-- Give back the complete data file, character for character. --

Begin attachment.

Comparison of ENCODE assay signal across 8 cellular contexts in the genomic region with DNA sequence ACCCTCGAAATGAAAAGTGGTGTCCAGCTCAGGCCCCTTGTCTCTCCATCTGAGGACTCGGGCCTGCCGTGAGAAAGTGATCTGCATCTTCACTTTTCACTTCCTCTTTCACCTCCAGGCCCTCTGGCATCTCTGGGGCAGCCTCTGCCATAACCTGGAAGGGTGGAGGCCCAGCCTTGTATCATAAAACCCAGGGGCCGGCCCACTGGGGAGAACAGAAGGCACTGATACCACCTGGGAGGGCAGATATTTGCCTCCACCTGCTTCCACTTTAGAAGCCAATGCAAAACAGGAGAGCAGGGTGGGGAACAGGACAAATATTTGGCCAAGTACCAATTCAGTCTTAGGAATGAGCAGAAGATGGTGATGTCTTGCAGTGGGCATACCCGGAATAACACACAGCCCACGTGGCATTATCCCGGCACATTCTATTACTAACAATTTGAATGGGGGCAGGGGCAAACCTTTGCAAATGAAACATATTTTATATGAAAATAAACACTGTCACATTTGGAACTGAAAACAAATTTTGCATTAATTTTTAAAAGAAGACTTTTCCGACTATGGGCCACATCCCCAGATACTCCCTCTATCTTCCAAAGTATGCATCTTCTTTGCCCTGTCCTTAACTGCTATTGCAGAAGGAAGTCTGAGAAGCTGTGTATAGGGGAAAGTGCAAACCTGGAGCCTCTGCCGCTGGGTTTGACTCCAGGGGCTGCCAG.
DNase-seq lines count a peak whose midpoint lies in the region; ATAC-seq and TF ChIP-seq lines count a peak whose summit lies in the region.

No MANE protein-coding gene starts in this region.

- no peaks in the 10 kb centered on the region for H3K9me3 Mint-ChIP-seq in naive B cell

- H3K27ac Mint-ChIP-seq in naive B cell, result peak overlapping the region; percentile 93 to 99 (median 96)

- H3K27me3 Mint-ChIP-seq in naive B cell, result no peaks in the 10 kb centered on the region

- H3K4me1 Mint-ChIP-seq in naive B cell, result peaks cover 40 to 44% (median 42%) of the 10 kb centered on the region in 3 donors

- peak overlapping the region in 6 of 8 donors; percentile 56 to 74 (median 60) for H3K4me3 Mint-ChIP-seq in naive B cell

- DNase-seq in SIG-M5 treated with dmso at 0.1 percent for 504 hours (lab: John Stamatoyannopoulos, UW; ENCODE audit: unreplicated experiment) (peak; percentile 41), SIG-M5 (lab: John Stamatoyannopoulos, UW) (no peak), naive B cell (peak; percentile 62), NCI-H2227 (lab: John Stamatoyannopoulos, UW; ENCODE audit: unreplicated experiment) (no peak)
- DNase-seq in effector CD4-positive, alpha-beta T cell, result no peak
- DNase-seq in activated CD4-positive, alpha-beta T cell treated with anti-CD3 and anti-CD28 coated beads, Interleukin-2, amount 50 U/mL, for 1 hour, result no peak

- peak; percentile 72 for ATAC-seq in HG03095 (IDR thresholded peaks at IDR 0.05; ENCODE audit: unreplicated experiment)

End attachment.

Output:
Comparison of ENCODE assay signal across 8 cellular contexts in the genomic region with DNA sequence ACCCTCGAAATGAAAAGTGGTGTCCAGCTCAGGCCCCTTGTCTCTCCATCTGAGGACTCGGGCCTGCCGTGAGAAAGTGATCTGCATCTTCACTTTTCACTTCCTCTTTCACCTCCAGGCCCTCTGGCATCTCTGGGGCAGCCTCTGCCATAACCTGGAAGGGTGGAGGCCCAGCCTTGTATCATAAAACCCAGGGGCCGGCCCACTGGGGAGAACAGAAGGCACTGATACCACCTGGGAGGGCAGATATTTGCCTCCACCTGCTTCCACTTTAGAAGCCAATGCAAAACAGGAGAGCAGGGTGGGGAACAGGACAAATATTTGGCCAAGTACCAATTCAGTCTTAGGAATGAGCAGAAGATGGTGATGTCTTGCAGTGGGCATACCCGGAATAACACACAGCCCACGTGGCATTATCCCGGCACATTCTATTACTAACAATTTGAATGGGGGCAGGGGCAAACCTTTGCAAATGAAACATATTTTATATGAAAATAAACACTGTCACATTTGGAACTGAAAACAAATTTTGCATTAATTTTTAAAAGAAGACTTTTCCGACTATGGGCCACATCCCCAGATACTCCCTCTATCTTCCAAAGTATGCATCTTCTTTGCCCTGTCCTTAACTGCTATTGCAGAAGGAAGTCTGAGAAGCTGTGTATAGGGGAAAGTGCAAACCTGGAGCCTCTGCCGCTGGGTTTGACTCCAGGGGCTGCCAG.
DNase-seq lines count a peak whose midpoint lies in the region; ATAC-seq and TF ChIP-seq lines count a peak whose summit lies in the region.

No MANE protein-coding gene starts in this region.

- no peaks in the 10 kb centered on the region for H3K9me3 Mint-ChIP-seq in naive B cell

- H3K27ac Mint-ChIP-seq in naive B cell, result peak overlapping the region; percentile 93 to 99 (median 96)

- H3K27me3 Mint-ChIP-seq in naive B cell, result no peaks in the 10 kb centered on the region

- H3K4me1 Mint-ChIP-seq in naive B cell, result peaks cover 40 to 44% (median 42%) of the 10 kb centered on the region in 3 donors

- peak overlapping the region in 6 of 8 donors; percentile 56 to 74 (median 60) for H3K4me3 Mint-ChIP-seq in naive B cell

- DNase-seq in SIG-M5 treated with dmso at 0.1 percent for 504 hours (lab: John Stamatoyannopoulos, UW; ENCODE audit: unreplicated experiment) (peak; percentile 41), SIG-M5 (lab: John Stamatoyannopoulos, UW) (no peak), naive B cell (peak; percentile 62), NCI-H2227 (lab: John Stamatoyannopoulos, UW; ENCODE audit: unreplicated experiment) (no peak)
- DNase-seq in effector CD4-positive, alpha-beta T cell, result no peak
- DNase-seq in activated CD4-positive, alpha-beta T cell treated with anti-CD3 and anti-CD28 coated beads, Interleukin-2, amount 50 U/mL, for 1 hour, result no peak

- peak; percentile 72 for ATAC-seq in HG03095 (IDR thresholded peaks at IDR 0.05; ENCODE audit: unreplicated experiment)